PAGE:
So my dad’s care facility just announced that a patient on his floor died of COVID yesterday, and they aren’t letting my stepmom or anyone have a Zoom meeting with him until the 31st, and they told me on the day my quarantine would’ve ended that my sister, stepmom, and I should’ve been quarantined the whole time (they just never told me, and we had to fucking ask.) We also had to pester them to find out whether it was on his floor.
Jesus, I’ve been writing these for a week. I have an apocalypse outfit now. It consists of yellow smiley-faced pajama bottoms, a “gift” from one of my best friends Julie Wolfrum, a Ryan Gosling jacket that is on loan from my friend great Michael Berger (there’s a whole sibling-hood of the traveling Gosling Jacket thing, don’t ask), and a shirt that says “Willow on the Streets, Vampire Willow in the Sheets” that Ashley Perez, my partner and best friend, gave me, which is the best gift ever given in the history of gifts. The whole outfit reminds me of how loved I am, while allowing me to be an aesthetic terrorist.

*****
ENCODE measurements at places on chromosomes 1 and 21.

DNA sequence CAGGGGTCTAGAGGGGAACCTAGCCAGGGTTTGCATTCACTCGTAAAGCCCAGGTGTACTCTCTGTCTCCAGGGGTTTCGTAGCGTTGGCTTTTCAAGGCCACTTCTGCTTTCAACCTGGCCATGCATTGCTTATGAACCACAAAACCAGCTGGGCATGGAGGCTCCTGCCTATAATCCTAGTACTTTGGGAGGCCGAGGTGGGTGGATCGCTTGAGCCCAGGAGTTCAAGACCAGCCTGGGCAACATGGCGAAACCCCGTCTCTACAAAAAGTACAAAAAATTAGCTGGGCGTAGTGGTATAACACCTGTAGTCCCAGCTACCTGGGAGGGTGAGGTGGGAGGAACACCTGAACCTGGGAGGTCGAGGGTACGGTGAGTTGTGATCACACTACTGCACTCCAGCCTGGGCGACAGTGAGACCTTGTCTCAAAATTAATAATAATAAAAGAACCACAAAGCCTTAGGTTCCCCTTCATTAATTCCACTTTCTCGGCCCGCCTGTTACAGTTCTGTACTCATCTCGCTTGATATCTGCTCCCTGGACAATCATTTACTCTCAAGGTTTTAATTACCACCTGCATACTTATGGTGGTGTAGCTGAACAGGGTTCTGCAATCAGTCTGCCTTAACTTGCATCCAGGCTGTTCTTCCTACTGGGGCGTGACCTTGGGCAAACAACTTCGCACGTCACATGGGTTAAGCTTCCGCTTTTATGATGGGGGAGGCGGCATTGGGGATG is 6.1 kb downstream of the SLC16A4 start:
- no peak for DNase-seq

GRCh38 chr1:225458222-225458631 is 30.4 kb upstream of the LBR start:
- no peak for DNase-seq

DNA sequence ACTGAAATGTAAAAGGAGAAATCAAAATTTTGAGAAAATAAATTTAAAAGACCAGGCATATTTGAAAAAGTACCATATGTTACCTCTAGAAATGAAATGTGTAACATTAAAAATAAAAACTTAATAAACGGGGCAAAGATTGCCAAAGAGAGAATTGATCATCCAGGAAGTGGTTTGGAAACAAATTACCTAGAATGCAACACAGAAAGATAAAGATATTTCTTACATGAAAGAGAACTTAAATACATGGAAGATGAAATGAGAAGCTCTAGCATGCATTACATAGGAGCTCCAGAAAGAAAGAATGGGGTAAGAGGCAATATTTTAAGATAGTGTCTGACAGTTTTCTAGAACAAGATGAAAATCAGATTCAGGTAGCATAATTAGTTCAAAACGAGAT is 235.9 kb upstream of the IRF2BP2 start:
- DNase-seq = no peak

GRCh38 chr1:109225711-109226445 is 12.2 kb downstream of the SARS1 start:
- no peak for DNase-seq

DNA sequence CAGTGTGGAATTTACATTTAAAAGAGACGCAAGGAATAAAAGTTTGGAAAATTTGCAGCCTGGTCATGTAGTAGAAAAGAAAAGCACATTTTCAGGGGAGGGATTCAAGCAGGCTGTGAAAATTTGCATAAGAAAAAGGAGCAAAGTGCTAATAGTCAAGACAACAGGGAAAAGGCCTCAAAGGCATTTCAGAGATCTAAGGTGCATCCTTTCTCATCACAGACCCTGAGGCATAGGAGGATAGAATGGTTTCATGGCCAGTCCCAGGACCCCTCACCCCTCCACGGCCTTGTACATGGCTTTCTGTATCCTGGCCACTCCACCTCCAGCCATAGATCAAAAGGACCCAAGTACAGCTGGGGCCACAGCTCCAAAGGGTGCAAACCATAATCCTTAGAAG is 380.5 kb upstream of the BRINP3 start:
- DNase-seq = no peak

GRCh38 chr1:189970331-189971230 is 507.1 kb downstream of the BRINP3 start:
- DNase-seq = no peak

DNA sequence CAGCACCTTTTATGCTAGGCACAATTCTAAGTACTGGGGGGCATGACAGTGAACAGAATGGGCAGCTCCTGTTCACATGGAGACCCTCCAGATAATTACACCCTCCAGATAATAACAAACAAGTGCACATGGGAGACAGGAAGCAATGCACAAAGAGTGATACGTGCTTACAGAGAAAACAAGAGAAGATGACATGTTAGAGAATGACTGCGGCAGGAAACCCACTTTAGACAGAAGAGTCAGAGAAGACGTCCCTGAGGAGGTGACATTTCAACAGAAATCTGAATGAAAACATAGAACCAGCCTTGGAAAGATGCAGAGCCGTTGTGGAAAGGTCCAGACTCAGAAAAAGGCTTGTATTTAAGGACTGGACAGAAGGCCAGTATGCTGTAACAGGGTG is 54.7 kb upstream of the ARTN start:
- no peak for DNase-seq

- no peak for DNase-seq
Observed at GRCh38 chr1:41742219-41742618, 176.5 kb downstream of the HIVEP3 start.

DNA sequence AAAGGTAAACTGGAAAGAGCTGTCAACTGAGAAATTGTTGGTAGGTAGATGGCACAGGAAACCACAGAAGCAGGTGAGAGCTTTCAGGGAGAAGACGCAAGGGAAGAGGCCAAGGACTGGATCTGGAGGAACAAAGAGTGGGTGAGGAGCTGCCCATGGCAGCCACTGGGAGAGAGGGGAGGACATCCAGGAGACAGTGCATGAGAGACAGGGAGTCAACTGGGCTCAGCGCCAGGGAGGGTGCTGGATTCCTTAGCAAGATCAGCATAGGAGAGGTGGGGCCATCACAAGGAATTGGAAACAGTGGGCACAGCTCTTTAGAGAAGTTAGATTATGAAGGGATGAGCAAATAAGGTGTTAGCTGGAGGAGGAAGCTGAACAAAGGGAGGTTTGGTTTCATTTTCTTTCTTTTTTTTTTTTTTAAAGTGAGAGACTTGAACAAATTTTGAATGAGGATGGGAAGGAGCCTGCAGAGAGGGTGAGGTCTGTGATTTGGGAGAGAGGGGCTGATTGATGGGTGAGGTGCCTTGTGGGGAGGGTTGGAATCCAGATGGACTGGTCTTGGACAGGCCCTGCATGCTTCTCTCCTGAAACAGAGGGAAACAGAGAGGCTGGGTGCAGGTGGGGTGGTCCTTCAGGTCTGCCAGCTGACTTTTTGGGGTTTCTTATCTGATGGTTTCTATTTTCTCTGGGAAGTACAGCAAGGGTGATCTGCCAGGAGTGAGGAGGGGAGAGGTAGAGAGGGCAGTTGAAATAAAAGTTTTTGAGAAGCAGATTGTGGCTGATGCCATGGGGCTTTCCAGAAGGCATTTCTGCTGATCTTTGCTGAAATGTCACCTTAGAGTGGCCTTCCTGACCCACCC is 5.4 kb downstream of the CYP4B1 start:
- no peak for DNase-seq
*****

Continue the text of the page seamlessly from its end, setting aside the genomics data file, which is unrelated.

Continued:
I woke up this morning numb. I keep laughing at things I shouldn’t laugh at. Was talking about COVID on the phone this morning, and I was joking and droning like it was some random Monday, and the person I was talking to was all, “okay.”
I just don’t want my dad to die alone in a corner somewhere. I just keep flashing on an image of him, slouched in his wheelchair, his face resting in his hands, as it so often is. His fingernails overgrown, because no one is there to bug them to cut them. His beard coming in. Maybe he’ll be yelling “stop it” every once in a while, or maybe “Yes.” Which are the two words he has left. What if he’s over there, yelling stop it when he coughs, because he’s sick, and he coughs and he coughs, but it is everywhere there. And what if he is alone in his last moments? How will we know? Will they even tell us, if they haven’t been great about communicating?
I am so heartbroken for my stepmom. She is just blocks from him, and she can’t even go over there.
Social distancing in an Alzheimer’s facility is not possible. They are always crawling into each other’s beds, taking each other’s clothes — sometimes biting each other or hitting each other or hugging each other or holding each other’s hands. There is no stopping that. It is really bad that both of these cases are on his floor. It couldn’t be worse.